Elwha River Recovery


We spent last weekend out on the Olympic Peninsula, mostly visiting with friends and fishing a bit on the Sol Duc River. But the drive out there gave me time to stop off and introduce the kids to another old friend–the Elwha River. We didn’t have much time, but with dusk rapidly approaching, we pulled over at the bridge and walked up and down looking at the rebirth of a river.

The Elwha was once among the greatest salmon rivers in the world. Aside from the famous run of king salmon that grew to 100 pounds, there were staggering runs of coho, steelhead, sockeye, chum and pink salmon that together totaled nearly 400,000 fish per year. But in 1911, the Elwha Dam, built just upstream of the mouth, cut off 70 miles of the river from the sea. In 1927, to add insult to injury, Glines Canyon Dam was built eight miles upstream. Predictably, the salmon populations crashed.

Today, though, after years of hard work by the Lower Elwha Klallam Tribe and a broad coalition of conservation groups, the Elwha Dam is gone and Glines Canyon is almost out. The river flows naturally for the first time in more than a century. This is the largest dam removal project in North American history, and a source of much celebration. From our viewpoint, we could tell the usual clear, green, low-water flows of a dam-controlled watershed are gone, replaced by a wandering stream bed carrying a huge sediment load (100 years of accumulation behind the dams) and wandering across the gravel flood plain, seeking it’s natural channel. It was uplifting to see.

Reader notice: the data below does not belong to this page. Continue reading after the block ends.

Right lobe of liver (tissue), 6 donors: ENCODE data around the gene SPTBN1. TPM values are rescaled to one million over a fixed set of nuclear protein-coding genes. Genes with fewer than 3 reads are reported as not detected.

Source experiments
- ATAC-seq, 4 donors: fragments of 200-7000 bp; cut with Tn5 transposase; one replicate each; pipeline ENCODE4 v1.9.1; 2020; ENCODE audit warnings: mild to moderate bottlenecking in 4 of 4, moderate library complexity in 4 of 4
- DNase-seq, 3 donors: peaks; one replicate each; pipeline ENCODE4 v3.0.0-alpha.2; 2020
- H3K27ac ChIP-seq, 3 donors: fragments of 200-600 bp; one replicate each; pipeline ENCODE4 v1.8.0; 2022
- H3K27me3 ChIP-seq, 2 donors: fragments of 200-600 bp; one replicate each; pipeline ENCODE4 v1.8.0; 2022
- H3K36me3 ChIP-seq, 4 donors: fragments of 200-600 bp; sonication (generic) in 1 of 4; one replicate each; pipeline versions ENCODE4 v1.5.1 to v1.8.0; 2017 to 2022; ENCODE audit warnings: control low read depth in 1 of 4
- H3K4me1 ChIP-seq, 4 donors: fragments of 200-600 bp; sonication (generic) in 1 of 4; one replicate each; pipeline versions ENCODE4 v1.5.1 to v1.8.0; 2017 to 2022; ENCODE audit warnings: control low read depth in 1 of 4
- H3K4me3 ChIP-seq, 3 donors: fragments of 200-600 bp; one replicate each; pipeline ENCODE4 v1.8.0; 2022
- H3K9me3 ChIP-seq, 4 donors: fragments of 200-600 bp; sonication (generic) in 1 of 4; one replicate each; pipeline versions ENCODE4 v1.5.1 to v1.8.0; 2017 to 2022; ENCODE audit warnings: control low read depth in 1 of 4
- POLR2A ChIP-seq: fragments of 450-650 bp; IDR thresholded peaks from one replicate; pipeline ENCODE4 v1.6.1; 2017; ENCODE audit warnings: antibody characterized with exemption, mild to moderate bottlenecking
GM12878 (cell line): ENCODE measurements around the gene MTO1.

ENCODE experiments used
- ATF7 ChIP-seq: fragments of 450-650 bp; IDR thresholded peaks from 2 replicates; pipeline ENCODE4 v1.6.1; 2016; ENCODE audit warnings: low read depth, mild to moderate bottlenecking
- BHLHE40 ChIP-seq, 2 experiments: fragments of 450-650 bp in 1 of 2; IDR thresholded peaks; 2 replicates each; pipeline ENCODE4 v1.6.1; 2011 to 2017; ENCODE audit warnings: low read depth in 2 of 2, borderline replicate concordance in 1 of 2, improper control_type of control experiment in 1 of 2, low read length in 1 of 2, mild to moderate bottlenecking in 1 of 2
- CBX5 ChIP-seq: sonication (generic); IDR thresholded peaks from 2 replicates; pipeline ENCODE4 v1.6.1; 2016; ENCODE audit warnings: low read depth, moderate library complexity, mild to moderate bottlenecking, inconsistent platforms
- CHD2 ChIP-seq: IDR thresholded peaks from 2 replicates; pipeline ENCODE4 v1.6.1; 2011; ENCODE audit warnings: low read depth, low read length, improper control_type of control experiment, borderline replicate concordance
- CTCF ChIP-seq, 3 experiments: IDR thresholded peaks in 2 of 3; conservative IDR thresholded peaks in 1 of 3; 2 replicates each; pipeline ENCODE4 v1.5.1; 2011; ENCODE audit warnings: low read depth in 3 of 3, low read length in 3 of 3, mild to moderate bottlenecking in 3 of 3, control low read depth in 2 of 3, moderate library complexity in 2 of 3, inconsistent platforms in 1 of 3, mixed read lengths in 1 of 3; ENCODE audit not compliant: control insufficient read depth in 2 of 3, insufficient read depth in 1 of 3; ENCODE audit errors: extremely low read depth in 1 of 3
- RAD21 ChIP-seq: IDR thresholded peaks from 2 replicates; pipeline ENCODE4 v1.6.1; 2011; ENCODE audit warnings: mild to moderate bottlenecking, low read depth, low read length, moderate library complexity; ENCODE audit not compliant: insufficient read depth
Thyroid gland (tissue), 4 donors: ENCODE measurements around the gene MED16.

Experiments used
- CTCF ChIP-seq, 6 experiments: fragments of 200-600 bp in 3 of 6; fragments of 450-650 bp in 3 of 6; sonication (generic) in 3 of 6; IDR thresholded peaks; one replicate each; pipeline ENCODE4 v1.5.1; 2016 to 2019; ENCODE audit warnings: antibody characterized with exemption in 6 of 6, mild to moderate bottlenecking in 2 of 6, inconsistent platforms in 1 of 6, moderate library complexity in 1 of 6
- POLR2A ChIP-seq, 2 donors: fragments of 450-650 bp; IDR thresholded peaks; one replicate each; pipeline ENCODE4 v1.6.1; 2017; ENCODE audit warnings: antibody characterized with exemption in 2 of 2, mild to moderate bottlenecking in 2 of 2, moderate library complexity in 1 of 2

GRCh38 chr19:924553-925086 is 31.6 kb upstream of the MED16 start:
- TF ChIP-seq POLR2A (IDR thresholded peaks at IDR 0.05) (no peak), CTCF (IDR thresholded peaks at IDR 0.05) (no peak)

There is a fly in the ointment, though. In spite of the best available science clearly demonstrating the negative effects hatchery fish have on wild salmon recovery, the dam removal-budget included a brand-new, $16 million hatchery. I have a hard time understanding the logic here. It’s as if the Federal Government decided to invest in a $325 million lung-cancer reduction project, only to spend $16 million of it to build a cigarette factory on the premises. I believe this is known as shooting one’s self in the foot.

I say, let the river come back on its own. Nature has been repopulating watersheds destroyed by natural disaster for thousands of years without human “help.” As biologist Bill McMillan points out, when Mt. St. Helens filled the Toutle River with boiling ash flows, killing the stream itself and everything in it, wild steelhead repopulated the river on their own. And quickly. Within seven years, there were more wild winter steelhead in the Toutle than any other lower Columbia tributary.

But I digress. And I will get off the soap box. I just hate the idea of hatchery after so much effort has gone into the dam removal in the name of wild salmon recovery. And it rankles even more when I think that we taxpayers are footing the hatchery bill. The main point, though, is positive. The dams are gone. And the river runs free. I hope that one day, I can fish it again with Skyla and Weston…with hopes of 100 pound salmon swimming through our imaginations.

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